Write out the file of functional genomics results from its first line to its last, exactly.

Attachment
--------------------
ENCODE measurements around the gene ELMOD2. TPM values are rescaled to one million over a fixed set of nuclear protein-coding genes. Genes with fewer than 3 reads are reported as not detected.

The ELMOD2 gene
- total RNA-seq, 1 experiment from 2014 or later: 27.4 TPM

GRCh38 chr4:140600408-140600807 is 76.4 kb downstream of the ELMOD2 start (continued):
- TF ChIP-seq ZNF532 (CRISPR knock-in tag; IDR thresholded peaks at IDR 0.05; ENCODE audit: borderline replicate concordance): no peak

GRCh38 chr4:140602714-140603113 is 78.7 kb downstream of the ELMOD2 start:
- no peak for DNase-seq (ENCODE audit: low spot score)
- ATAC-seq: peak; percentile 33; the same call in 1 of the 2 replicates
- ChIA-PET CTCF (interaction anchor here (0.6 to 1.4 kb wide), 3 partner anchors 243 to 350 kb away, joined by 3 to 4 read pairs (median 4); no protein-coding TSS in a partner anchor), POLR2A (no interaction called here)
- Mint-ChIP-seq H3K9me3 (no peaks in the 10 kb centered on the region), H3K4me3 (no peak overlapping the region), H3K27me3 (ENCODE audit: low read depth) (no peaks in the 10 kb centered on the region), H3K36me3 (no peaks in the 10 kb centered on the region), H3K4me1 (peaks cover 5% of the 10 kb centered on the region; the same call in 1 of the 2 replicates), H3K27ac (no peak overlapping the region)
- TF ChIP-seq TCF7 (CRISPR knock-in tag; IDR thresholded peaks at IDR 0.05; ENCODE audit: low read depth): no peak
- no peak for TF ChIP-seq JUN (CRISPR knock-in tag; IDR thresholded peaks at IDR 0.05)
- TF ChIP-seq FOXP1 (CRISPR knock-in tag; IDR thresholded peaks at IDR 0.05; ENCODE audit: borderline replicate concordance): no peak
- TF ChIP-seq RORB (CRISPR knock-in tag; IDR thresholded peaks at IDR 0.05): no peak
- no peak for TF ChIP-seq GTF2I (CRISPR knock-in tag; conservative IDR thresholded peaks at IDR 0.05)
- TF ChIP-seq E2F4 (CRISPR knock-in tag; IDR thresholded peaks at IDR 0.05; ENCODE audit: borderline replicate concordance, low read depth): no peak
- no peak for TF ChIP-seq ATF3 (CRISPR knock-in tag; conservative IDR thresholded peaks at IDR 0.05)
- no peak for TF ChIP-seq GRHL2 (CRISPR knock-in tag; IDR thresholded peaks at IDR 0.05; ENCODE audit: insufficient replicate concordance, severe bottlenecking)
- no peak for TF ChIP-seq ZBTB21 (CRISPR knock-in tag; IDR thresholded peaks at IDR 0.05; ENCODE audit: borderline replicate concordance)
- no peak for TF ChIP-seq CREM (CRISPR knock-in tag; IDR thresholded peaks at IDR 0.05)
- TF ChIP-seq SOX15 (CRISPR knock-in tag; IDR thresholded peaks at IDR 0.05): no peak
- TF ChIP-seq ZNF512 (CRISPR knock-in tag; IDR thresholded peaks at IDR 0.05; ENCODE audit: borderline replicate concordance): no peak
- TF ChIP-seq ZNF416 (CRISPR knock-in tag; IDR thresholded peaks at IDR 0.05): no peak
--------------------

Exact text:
ENCODE measurements around the gene ELMOD2. TPM values are rescaled to one million over a fixed set of nuclear protein-coding genes. Genes with fewer than 3 reads are reported as not detected.

The ELMOD2 gene
- total RNA-seq, 1 experiment from 2014 or later: 27.4 TPM

GRCh38 chr4:140600408-140600807 is 76.4 kb downstream of the ELMOD2 start (continued):
- TF ChIP-seq ZNF532 (CRISPR knock-in tag; IDR thresholded peaks at IDR 0.05; ENCODE audit: borderline replicate concordance): no peak

GRCh38 chr4:140602714-140603113 is 78.7 kb downstream of the ELMOD2 start:
- no peak for DNase-seq (ENCODE audit: low spot score)
- ATAC-seq: peak; percentile 33; the same call in 1 of the 2 replicates
- ChIA-PET CTCF (interaction anchor here (0.6 to 1.4 kb wide), 3 partner anchors 243 to 350 kb away, joined by 3 to 4 read pairs (median 4); no protein-coding TSS in a partner anchor), POLR2A (no interaction called here)
- Mint-ChIP-seq H3K9me3 (no peaks in the 10 kb centered on the region), H3K4me3 (no peak overlapping the region), H3K27me3 (ENCODE audit: low read depth) (no peaks in the 10 kb centered on the region), H3K36me3 (no peaks in the 10 kb centered on the region), H3K4me1 (peaks cover 5% of the 10 kb centered on the region; the same call in 1 of the 2 replicates), H3K27ac (no peak overlapping the region)
- TF ChIP-seq TCF7 (CRISPR knock-in tag; IDR thresholded peaks at IDR 0.05; ENCODE audit: low read depth): no peak
- no peak for TF ChIP-seq JUN (CRISPR knock-in tag; IDR thresholded peaks at IDR 0.05)
- TF ChIP-seq FOXP1 (CRISPR knock-in tag; IDR thresholded peaks at IDR 0.05; ENCODE audit: borderline replicate concordance): no peak
- TF ChIP-seq RORB (CRISPR knock-in tag; IDR thresholded peaks at IDR 0.05): no peak
- no peak for TF ChIP-seq GTF2I (CRISPR knock-in tag; conservative IDR thresholded peaks at IDR 0.05)
- TF ChIP-seq E2F4 (CRISPR knock-in tag; IDR thresholded peaks at IDR 0.05; ENCODE audit: borderline replicate concordance, low read depth): no peak
- no peak for TF ChIP-seq ATF3 (CRISPR knock-in tag; conservative IDR thresholded peaks at IDR 0.05)
- no peak for TF ChIP-seq GRHL2 (CRISPR knock-in tag; IDR thresholded peaks at IDR 0.05; ENCODE audit: insufficient replicate concordance, severe bottlenecking)
- no peak for TF ChIP-seq ZBTB21 (CRISPR knock-in tag; IDR thresholded peaks at IDR 0.05; ENCODE audit: borderline replicate concordance)
- no peak for TF ChIP-seq CREM (CRISPR knock-in tag; IDR thresholded peaks at IDR 0.05)
- TF ChIP-seq SOX15 (CRISPR knock-in tag; IDR thresholded peaks at IDR 0.05): no peak
- TF ChIP-seq ZNF512 (CRISPR knock-in tag; IDR thresholded peaks at IDR 0.05; ENCODE audit: borderline replicate concordance): no peak
- TF ChIP-seq ZNF416 (CRISPR knock-in tag; IDR thresholded peaks at IDR 0.05): no peak